Remember that the speaker connector should have a cable that connects to the subwoofer in three connecting ends to the receiver. If you want to achieve this connection, you have to find a speaker connection with appropriate connection types.

From Home Cinema Guide

One other important thing to check is how the connection from the end of the speaker connector is appropriate for your receiver. What you want is the possibility of connecting the speaker connector to the back of the subwoofer input option.

You can then establish the connection by connecting the three other wires. The most popular option most people go for is to connect the wires to the left and right audio positives, while the leftover wire is connected to the negative port.

Connection in this way would allow the subwoofer to receive audio signals that are sent to another speaker thereby creating a speaker-level connection. But the subwoofer would filter the audio signals and emit the tones that are designed to play in the first place. A uniquely LFE audio signal isn’t sent to the subwoofers. 

4. Adjust the filter of your subwoofer

You are halfway in the process of securing a connection to speaker level outputs, you might need to adjust the filter on the subwoofer to get a clear and achieved audio. This would ensure that low-frequency emissions are carried out precisely and humming from the ground loop is eliminated. You can adjust the filter to accommodate the bass sounds you want when the subwoofer is working. You can test and find specialty equipment to test the emissions to deliver precise measurements. 

5. Your connection is now secure

Since the connection is established, the filter is adjusted and you have checked the bass. You can begin to enjoy the connection that you have created. Connecting the subwoofer to the speaker level outputs by default or choice in anyways, delivers a great boom of the bass of the subwoofer.

What If Your Subwoofer Does Not Have Speaker Level Inputs

Speaker-level inputs and outputs are to make sure the connection is easy to set up and established. Having an already-made subwoofer can make the connection easy and clean because the subwoofer works easily with other existing components that you have. However, your subwoofer or amplifier might not have a subwoofer output. 

There is a quick option available if the receiver doesn’t have a subwoofer output. Receivers like this have a Tape Monitor Option. The tape monitor can be connected from the receiver representing a line-level input to your subwoofer. You can see there is no need to throw away your vintage receiver yet. 

Your subwoofer might not have speaker-level inputs, a connection between the main speakers to the amplifier would do the trick. 

Speaker Level Outputs And How They Work

You might be curious about how the whole connection works internally. How is a connection  between your subwoofer and speaker level outputs possible? How does this connection work so that frequencies don’t distort or overlap?

Subwoofers that have speaker-level outputs have high impedance electric circuits inbuilt in them. This electric circuit uses high filter cases to pick up the signals to be used. Using the high pass filter, signals would be passed above a cutoff frequency called the crossover frequency. Therefore, only high-quality frequencies above the cutoff frequency are sent to the speakers.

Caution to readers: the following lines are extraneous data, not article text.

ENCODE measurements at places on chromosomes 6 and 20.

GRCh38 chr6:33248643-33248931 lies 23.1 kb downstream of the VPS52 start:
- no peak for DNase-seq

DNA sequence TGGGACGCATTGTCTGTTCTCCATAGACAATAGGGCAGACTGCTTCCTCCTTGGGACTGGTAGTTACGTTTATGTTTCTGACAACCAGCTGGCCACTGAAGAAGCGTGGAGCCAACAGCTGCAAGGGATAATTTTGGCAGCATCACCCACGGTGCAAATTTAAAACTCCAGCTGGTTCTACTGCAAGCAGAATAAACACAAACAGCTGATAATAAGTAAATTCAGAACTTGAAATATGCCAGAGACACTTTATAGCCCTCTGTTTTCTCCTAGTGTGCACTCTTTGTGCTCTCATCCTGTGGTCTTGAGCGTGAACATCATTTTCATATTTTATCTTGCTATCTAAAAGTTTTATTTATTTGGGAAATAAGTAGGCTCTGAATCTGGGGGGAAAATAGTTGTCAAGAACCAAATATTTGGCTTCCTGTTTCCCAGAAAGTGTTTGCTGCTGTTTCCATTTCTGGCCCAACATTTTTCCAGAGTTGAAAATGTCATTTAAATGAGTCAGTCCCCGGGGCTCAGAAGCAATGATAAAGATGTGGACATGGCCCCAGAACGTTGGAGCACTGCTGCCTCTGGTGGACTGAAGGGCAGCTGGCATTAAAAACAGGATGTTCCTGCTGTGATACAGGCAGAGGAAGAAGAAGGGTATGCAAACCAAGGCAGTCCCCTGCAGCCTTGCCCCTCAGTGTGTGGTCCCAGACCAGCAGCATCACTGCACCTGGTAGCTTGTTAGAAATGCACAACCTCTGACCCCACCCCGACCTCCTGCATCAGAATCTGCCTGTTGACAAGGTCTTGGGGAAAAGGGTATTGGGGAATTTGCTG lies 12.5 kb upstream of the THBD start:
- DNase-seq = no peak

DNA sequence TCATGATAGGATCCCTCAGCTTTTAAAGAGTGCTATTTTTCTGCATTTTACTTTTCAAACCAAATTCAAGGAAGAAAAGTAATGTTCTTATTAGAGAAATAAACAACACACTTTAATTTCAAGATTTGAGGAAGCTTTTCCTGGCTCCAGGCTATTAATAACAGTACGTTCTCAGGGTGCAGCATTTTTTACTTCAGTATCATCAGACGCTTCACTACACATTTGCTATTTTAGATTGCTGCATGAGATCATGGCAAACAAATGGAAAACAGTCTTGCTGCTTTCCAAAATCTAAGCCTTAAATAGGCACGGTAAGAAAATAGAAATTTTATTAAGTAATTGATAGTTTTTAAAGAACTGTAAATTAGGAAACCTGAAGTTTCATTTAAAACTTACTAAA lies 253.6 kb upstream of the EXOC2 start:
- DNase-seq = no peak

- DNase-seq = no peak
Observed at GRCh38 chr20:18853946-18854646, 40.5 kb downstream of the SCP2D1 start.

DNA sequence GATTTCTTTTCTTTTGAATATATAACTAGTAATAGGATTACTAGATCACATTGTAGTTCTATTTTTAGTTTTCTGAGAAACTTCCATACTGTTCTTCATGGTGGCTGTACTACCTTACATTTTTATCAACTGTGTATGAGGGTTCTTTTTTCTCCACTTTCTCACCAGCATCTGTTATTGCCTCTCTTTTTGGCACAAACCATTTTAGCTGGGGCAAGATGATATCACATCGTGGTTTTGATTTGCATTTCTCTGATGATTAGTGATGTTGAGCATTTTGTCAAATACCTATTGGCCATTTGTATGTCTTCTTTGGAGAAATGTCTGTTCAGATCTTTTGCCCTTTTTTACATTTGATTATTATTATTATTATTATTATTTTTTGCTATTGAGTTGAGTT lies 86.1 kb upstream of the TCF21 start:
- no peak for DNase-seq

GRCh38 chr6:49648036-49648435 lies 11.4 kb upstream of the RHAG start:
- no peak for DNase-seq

This also emphasizes the reason for the crossover of your subwoofer. The explanation above doesn’t mean that there is no available low-pass filter that passes through the low-frequency signals. Most of the time, high-quality frequencies are passed, making audio more enjoyable and easy. 

These filters pass to the subwoofer’s amplifier and drive the connected speakers. 

How Are Signals Separated?

We mentioned earlier that some subwoofers pass low-quality and high-quality filters to the subwoofers. We would learn how the filters are separated to ensure you get a great audio quality. 

Some subwoofers have a passive crossover network inside of them. Passive crossover networks allow the separation of speaker-level signals into high and low bands from the receiver. The high-level signals drive to the main speakers and the low-level signals drive to the subwoofer. The crossover network separates the high frequencies for the speakers and low frequencies for the subwoofer. 

low and high pass subwoofer filters
From Boomspeaker

The crossover network offers great importance to the whole setup, it reduces acoustic interactions if the main receiver and subwoofer try to play the same frequencies. This helps to avoid out of phase or mixed signals out into the listening space. 

Subwoofers that have crossover networks tend to be a bit more pricey than the other ones with no crossover network. Separating low and high frequencies are very important when connecting a subwoofer to speaker level outputs to ensure you are not getting some funny audio later. 

Setting Up A Subwoofer & Receiver Crossover

The subwoofer can have an internal passive crossover network which establishes which signals get sent to which transducer.

You can also set the receiver’s crossover to off, so low-level signals can be transferred to the subwoofer. After doing this, you can then increase the crossover to 80Hz or so. You can set the sub’s crossover to the roll-off frequencies for your main speakers – its best to check out the speaker’s spec sheets for optimal results. Check out our article on how to set crossover frequencies for speakers in more detail.


Connecting the main speakers to the subwoofers is quite simple. Follow all the above-listed processes diligently. Now that you have created the connections, adjusted filter, tested, and tried out the bass. It is time to enjoy the authoritative, nice bass given off by the subwoofer.